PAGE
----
Chapter 28 Ans

Chapter 28 Ans - Answers for Chapter 28: Metamorphism of...

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Answers for Chapter 28: Metamorphism of Pelitic Sediments 1. What are pelites (the protolith) and where are they typically deposited? Pelites are shales or mudstones and are typically deposited in low energy environments due to their fine grain size. A typical example of this environment is the distal portion of a sedimentary wedge off a stable or active continental margin 2. What are their principal chemical characteristics of pelites, and how does that affect the predominant minerals that develop upon metamorphism? Pelites are characterized by clay minerals with high concentrations of Al, K, and Si. The predominant metamorphic minerals are thus micas (particularly muscovite) and quartz, but also (depending on composition and grade) garnet, staurolite, cordierite, and/or an Al 2 SiO 5 polymorph. 3. What is meant by “in excess” when referring to a phase? If a reaction A + B + C D + E occurs with increasing grade, how would A being either in excess or not for all natural rocks, affect the mineral assemblages that develop above the isograd? “In excess” means that the phase is present in sufficient quantity that it will never be consumed by a metamorphic reaction, so it will never limit the progress of that reaction and therefore also never affect the stability of another mineral or mineral assemblage. For example, if A were not present in excess it might be consumed before B and C by the reaction above, and B + C would remain stable above the reaction isograd. If A were present in excess B + C can never be found together above the isograd. 1
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4. Using the fictitious phases A, B, C, and D, propose a reaction that (a) represents the absolute stability limit of phase A. A = B + C + D Next propose a reaction (b) that involves all four phases but does not absolutely limit the stability of any. A + B = C + D Illustrate the topology changes of both reactions using an imaginary triangular compatibility diagram within which these phases plot. Show the topology both above and below the reaction conditions. Describe which phases appear and/or disappear at the reaction isograds for various bulk compositions within your diagrams. 2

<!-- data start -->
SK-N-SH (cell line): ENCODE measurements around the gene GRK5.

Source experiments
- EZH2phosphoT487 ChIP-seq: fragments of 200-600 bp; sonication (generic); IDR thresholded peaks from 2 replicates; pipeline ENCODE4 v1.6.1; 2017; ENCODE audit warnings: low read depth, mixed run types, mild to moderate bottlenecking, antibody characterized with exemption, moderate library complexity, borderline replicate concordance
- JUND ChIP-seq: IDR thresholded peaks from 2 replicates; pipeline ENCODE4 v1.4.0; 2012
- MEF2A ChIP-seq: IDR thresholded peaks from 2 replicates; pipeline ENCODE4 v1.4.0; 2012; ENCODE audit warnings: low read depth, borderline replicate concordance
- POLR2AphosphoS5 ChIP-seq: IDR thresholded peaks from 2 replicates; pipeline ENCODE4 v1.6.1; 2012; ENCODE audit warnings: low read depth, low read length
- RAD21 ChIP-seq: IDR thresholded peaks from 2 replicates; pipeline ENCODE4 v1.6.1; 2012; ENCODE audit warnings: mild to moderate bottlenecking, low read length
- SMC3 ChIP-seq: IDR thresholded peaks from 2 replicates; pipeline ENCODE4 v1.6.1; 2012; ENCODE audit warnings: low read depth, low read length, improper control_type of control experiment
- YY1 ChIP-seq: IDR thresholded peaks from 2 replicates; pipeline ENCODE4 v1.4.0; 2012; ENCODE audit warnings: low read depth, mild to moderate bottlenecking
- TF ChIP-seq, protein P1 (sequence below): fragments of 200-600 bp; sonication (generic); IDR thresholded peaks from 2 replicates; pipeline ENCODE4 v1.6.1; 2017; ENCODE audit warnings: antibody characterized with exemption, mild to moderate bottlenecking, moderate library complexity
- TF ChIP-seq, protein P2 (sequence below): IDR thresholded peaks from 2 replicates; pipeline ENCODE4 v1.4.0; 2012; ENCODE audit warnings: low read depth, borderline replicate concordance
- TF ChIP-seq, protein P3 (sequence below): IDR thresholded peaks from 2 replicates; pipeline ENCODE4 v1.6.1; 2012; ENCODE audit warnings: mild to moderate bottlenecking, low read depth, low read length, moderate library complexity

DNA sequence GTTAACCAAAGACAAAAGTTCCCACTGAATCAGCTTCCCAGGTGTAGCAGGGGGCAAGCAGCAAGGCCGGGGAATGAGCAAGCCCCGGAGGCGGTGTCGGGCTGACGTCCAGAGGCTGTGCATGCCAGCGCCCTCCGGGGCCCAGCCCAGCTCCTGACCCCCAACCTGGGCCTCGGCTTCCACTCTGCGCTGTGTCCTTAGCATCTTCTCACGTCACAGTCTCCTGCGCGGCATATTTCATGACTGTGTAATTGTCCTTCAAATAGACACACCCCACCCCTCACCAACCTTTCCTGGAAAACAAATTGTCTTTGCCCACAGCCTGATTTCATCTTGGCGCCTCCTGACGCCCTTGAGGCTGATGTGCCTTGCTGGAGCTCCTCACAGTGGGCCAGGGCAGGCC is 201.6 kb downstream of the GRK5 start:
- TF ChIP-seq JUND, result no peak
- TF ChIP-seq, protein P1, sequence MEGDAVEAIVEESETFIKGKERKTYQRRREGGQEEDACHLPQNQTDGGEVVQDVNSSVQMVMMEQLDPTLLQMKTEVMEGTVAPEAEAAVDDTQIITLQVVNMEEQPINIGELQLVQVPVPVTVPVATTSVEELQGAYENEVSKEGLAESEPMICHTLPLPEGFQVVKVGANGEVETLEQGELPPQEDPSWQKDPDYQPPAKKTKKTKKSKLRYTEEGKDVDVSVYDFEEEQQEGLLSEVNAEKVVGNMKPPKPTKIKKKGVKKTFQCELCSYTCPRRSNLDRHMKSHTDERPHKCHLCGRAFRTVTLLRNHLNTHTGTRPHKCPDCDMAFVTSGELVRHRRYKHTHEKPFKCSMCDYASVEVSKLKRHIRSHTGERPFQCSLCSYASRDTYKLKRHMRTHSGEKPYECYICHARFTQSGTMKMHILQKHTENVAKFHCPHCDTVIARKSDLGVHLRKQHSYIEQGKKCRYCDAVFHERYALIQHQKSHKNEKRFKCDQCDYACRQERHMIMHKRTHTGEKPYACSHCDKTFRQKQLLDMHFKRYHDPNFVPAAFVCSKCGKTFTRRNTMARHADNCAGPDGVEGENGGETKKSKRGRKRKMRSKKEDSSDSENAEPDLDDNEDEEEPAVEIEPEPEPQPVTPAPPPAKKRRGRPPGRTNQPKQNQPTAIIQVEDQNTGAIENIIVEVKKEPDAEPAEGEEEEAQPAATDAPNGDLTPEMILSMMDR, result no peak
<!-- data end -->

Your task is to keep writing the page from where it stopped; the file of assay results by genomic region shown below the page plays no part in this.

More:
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5. Use the phase rule to determine the variance of Reaction (28.17). St (+Ms Qtz) = Grt Bt Als + H O 2 + + + (28.17) This is in the system KFMASH so F = 5 - 6 + 2 = 1 (with H 2 O mobile) Why is it considered discontinuous? Because F = 1 above but P/T is constrained by the P-T-t path so F is reduced by one so F 0. Why is it considered “terminal” for staurolite? Because H 2 O and quartz are considered in excess, so they cannot run out and limit the reaction. Staurolite is then the only limiting phase, so it must disappear as the reaction runs to completion. How does the geometry of the chemographic topology change differ from most non-terminal
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Chapter 28 Ans - Answers for Chapter 28: Metamorphism of...

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